Mariella Mehr Daskind

2005 Mariella Mehr Daskind

Mariella Mehr is a writer of great intensity and a uniquely stark, unsentimental but highly poetic language. Many of her works have children as protagonists, children caught in loveless, oppressive, and abusive circumstances, who see no other way than to resort to criminal acts as a way of survival.

Mariella Mehr, the 2005 Oberlin writer-in-residence, was born in 1947 in Switzerland and is of Roma (Gypsy) background. Her work brings new perspectives to our notions of how minority writers transform very painful personal experiences into compelling literary works of universal meaning. ?Her poetry, plays, and novels have won numerous awards. In 1998 she was awarded an honorary doctorate by the University of Basel.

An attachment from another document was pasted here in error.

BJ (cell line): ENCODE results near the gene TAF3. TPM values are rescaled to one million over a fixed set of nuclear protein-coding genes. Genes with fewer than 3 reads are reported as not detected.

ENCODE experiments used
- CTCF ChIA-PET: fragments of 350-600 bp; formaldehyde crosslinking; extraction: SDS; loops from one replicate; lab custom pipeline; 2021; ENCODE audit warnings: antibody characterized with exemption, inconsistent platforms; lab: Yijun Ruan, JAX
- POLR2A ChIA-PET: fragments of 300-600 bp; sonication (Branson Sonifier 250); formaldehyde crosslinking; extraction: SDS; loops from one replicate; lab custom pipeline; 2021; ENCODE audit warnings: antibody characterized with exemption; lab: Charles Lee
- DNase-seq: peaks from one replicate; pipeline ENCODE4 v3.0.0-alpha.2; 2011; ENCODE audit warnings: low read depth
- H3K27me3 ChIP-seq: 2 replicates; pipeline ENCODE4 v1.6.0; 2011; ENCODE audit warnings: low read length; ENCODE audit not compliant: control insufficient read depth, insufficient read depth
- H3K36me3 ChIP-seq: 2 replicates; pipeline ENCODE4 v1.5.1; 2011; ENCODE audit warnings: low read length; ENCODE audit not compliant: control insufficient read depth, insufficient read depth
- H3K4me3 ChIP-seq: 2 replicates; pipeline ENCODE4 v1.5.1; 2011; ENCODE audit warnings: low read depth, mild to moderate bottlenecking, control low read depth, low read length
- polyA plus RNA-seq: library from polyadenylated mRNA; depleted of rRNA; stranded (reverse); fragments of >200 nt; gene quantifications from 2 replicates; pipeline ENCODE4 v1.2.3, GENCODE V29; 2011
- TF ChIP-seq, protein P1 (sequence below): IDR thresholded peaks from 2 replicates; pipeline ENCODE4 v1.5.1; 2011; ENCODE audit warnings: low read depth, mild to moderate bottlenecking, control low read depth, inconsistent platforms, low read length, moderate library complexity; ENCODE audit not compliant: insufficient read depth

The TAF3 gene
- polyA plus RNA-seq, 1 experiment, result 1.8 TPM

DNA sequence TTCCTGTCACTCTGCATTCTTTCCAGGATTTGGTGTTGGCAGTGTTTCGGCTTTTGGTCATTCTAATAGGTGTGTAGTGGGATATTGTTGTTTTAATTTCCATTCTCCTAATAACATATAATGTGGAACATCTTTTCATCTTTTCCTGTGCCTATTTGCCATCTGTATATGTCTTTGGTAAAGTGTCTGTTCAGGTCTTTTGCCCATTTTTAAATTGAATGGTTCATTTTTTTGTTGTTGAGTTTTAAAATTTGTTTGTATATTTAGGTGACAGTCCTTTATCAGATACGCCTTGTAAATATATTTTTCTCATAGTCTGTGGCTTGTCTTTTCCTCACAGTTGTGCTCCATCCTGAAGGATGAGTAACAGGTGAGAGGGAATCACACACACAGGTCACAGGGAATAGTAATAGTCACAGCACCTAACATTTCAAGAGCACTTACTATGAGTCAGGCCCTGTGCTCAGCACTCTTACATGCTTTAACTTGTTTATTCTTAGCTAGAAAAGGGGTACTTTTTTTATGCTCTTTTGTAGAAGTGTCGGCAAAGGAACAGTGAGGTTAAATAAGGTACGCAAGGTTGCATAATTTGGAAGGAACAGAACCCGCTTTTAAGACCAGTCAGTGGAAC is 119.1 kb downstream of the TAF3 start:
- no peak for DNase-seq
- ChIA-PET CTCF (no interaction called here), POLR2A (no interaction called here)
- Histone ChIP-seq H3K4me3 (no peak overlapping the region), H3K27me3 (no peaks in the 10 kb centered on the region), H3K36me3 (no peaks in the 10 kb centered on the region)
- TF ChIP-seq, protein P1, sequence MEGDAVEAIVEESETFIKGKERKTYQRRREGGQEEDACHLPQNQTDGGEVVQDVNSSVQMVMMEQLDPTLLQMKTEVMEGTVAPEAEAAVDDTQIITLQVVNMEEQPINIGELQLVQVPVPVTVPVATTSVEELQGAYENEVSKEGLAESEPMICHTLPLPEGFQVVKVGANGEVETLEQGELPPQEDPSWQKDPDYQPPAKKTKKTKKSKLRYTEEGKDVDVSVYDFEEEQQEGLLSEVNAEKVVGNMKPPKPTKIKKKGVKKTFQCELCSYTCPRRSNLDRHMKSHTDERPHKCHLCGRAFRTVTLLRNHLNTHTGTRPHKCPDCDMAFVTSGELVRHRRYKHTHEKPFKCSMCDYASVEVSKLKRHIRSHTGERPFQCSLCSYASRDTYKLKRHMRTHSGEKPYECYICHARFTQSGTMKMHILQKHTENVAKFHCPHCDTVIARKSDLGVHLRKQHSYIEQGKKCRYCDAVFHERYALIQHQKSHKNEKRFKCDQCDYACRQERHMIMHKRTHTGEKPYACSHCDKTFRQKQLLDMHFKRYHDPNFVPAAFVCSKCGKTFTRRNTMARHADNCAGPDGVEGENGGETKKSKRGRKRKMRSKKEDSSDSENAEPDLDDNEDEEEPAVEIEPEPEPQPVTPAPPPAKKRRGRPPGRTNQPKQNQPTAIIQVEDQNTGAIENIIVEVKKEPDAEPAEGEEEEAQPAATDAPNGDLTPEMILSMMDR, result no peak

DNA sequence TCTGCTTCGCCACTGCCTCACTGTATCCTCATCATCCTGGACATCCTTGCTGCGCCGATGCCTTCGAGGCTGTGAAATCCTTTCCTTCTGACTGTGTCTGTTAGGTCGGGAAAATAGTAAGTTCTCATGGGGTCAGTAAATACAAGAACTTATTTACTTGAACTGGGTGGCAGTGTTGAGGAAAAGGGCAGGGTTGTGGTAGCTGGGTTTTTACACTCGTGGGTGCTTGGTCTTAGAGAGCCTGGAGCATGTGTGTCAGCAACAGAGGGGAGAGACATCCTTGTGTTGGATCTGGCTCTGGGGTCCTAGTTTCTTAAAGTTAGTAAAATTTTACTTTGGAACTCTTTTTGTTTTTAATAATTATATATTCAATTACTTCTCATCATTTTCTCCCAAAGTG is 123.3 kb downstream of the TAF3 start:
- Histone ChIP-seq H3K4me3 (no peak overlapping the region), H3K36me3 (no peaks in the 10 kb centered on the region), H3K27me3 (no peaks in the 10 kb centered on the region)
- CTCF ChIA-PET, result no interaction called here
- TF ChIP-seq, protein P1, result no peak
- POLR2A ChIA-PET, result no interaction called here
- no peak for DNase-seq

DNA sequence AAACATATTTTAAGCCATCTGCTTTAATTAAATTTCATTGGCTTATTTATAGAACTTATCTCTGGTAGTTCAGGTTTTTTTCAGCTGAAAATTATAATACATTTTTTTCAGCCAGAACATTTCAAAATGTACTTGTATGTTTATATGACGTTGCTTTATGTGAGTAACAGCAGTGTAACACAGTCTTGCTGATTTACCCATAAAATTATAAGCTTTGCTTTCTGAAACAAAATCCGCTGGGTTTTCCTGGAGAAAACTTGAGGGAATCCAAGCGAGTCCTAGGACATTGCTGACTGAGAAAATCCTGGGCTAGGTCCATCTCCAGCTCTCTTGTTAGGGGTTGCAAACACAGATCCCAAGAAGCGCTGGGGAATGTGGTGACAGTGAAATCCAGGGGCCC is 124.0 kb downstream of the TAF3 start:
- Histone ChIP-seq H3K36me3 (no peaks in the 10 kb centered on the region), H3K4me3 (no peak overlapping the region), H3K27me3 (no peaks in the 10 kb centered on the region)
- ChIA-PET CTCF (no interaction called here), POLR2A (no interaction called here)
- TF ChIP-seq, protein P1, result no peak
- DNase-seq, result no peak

Sponsored by the Max Kade Center for German Studies at Case Western Reserve University and the College of Arts and Sciences, Case Western Reserve University

Katja Lange-Müller

2004 Katja Lange-Müller was born in East Berlin in 1951. Originally a nursing aid in psychiatric hospitals, her experiences led her to become a writer. Insightful and spontaneous, her writings frequently delve into the pain and sorrow of our world but avoid sentimentality by relying on a Berliner's brand of wit. Lange-Müller left the GDR in the 1980s and has lived in Mongolia. Today she resides again in Berlin, where she has been a member of the Berliner Academie der Künste since 2002. Among the honors she has received are the Ingeborg-Bachmann-Preis (1986) and the Alfred-Döblin-Preis (1995). She will be holding a reading and discussion of her latest book, Die Enten, die Frauen und die Wahrheit this March. The readings can be found below:

Stephan Peter Jungk

2003 Peter Stephan Jungk: "Jerusalem Revisited"